A Podcast on Human Consciousness!

Hear from experts in neuroscience, philosophy and related fields discuss the human mind and consciousness.

This week, I had the honor of speaking with Dr. Uriah Kriegel. Dr. Kriegel is a research director at the Jean Nicod Institute in Paris, where he heads the “Consciousness & Self” team. He works mostly in philosophy of mind and metaphysics, but is also interested in cognitive science, metaethics, epistemology, early analytic philosophy, and a number of other research areas. He received his PhD from Brown University in 2003, whereupon he started teaching at the wonderful philosophy department at the University of Arizona, where he was tenured in 2010. He moved to Nicod in 2012.

It was a fascinating conversation, where we touched on topics from the Awareness Principle to eating one’s brain to learn what chocolate tastes like (hint: you can’t do that) to Arizona’s connection with Asthma to being ‘nobody’s dog!’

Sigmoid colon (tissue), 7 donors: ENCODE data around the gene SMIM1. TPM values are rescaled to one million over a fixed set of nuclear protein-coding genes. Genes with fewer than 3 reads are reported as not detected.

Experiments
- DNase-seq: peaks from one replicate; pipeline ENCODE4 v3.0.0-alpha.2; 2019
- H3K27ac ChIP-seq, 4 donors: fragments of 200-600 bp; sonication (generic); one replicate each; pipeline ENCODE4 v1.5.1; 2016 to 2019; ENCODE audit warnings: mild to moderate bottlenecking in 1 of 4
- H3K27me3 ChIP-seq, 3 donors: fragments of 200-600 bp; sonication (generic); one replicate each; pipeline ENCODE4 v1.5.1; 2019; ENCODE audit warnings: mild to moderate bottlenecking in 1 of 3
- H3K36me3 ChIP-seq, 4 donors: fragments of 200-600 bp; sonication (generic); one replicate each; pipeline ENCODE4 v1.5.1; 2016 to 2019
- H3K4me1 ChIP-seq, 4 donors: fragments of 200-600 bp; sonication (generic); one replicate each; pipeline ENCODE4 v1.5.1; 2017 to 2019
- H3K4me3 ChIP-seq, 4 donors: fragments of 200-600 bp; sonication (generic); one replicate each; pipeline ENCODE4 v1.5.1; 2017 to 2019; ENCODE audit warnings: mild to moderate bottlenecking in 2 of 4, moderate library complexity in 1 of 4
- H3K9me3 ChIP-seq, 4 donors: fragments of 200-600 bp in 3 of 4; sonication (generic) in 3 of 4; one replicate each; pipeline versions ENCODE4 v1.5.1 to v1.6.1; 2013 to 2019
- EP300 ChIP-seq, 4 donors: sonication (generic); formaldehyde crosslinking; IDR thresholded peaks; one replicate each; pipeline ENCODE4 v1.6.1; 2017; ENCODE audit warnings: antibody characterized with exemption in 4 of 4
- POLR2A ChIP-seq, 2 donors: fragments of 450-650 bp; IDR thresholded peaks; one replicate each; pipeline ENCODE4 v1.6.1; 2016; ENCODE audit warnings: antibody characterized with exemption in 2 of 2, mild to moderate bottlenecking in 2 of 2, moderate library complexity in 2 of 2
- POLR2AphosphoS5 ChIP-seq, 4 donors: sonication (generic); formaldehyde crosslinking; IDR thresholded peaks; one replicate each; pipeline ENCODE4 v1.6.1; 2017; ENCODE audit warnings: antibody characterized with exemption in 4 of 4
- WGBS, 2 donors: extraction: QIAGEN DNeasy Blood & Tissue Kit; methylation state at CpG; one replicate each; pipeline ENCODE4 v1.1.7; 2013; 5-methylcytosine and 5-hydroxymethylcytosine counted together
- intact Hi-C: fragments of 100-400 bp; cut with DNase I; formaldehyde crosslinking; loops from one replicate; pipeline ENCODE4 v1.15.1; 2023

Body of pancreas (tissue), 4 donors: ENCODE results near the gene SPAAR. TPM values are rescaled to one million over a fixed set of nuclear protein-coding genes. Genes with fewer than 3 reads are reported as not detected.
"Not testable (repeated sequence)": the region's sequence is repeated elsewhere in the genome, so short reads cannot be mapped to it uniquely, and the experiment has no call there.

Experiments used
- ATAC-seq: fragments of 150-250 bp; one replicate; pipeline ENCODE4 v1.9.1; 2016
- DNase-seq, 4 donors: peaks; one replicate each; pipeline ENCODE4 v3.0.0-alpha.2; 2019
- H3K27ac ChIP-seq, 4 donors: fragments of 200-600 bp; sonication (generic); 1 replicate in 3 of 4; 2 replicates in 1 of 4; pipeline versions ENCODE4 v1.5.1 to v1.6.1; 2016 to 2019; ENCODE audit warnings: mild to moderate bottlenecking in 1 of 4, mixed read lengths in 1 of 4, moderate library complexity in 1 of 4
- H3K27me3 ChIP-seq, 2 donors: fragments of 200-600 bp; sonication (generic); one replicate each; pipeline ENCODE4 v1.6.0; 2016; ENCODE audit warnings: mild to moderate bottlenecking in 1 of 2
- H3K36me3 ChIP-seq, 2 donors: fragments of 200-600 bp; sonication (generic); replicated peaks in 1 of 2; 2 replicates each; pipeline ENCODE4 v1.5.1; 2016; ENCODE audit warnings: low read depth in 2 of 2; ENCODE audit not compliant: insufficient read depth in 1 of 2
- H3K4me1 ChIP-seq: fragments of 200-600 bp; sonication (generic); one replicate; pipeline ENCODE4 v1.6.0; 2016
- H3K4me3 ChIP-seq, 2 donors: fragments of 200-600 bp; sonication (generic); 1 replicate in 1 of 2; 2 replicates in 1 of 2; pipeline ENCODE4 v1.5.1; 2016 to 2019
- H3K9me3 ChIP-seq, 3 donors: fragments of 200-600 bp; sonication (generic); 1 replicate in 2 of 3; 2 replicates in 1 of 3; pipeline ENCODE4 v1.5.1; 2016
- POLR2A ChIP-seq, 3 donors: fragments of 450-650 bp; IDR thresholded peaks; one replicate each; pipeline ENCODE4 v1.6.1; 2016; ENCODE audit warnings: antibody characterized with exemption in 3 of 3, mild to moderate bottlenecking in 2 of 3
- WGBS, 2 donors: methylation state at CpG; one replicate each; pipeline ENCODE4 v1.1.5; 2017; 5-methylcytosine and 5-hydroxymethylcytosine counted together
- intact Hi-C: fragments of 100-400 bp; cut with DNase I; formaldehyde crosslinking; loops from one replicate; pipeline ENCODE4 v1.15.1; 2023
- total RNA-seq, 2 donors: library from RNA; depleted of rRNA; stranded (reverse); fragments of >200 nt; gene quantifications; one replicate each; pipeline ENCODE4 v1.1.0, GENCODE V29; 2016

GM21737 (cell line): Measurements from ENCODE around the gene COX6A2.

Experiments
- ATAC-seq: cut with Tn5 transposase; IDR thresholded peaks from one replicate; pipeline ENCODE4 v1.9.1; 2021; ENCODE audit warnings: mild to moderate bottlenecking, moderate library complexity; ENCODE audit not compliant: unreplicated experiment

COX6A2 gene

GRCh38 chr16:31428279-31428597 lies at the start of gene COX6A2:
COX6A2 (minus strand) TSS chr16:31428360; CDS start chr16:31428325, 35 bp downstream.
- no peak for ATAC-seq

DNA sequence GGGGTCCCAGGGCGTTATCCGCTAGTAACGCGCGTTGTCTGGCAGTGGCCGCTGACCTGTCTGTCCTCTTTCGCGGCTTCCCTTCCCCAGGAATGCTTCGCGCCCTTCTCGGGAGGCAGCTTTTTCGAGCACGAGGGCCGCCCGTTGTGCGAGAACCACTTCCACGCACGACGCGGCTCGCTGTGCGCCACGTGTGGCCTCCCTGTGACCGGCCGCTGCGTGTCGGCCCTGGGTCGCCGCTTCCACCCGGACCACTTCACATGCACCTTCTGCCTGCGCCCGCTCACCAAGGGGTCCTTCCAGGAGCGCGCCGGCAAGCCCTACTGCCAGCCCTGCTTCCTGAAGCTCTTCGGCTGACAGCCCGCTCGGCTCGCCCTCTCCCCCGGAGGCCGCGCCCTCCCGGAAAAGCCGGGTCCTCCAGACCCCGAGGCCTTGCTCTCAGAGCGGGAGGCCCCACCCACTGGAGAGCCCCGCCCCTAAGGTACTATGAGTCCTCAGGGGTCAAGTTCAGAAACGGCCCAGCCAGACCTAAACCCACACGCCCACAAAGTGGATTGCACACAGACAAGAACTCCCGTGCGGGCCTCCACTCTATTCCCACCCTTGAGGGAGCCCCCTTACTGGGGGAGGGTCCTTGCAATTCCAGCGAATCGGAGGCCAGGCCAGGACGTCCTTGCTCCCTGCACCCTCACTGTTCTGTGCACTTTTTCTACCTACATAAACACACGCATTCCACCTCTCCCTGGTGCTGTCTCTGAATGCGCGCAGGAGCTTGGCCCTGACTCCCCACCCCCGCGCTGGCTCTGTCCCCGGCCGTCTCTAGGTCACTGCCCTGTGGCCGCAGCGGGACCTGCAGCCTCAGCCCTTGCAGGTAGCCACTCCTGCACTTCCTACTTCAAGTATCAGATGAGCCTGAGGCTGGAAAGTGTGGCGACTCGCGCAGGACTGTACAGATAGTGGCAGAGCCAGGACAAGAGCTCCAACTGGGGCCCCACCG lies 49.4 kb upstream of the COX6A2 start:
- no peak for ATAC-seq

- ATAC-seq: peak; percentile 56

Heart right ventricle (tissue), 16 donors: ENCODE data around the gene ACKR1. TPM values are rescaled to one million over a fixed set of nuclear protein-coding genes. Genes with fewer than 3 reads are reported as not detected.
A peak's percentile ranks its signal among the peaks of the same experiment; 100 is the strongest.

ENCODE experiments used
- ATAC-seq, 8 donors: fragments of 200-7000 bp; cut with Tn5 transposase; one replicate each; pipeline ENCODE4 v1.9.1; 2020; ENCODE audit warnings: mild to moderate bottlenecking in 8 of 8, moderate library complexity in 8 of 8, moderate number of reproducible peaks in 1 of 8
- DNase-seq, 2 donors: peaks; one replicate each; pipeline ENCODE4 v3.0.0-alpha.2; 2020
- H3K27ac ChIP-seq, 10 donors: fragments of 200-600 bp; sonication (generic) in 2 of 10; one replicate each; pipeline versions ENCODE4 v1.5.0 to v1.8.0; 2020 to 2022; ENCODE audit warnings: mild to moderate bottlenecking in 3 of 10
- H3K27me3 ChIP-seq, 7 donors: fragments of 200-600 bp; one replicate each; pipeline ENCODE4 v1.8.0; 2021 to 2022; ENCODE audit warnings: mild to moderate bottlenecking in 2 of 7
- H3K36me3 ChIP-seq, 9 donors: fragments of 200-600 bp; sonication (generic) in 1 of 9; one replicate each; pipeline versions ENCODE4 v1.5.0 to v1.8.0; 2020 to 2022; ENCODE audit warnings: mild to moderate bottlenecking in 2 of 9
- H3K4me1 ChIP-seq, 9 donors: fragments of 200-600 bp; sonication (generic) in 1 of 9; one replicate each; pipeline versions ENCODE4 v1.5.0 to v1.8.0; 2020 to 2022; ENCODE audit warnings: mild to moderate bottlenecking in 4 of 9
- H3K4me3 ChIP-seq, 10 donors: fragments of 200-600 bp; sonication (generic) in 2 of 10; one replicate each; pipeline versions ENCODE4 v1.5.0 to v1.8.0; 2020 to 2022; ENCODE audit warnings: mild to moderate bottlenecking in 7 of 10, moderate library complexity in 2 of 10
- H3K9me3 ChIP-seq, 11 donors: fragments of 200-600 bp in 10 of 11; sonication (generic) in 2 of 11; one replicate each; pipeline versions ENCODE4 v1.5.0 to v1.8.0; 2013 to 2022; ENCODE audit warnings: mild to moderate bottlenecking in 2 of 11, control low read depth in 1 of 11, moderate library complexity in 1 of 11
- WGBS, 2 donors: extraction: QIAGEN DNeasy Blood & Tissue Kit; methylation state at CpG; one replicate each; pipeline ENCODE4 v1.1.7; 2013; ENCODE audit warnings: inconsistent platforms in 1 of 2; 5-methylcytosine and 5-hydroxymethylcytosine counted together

Go buy Uriah’s books on Amazon:

Subjective Consciousness: A Self-Representational Theory

The Varieties of Consciousness (Philosophy of Mind)

The Sources of Intentionality

And many more!

Some topics covered:

  • Manifest image of the world versus the scientific image of the world
  • One can’t eat your brain as you eat chocolate and know what chocolate tastes like
  • Does consciousness fit into the scientific world?
  • The Awareness Principle: can we be wrong about our awareness of our awareness?
  • The Scientific Theory of Everything and Reflexive Awareness
  • Are dreams an exception to the Awareness Principle?
  • Memories aren’t an essential part of consciousness.
  • Meditation, dreaming and allocating your awareness resources
  • Is all consciousness intentional? What the heck does that mean, anyway?
  • The near-perfect correlation between the physical brain and consciousness
  • Does Arizona cause Asthma?
  • Morality, Consciousness and Free Will offer similar challenges — will the Humanities help us find our reason for being, our purpose in life?
  • Undiscovered building blocks of consciousness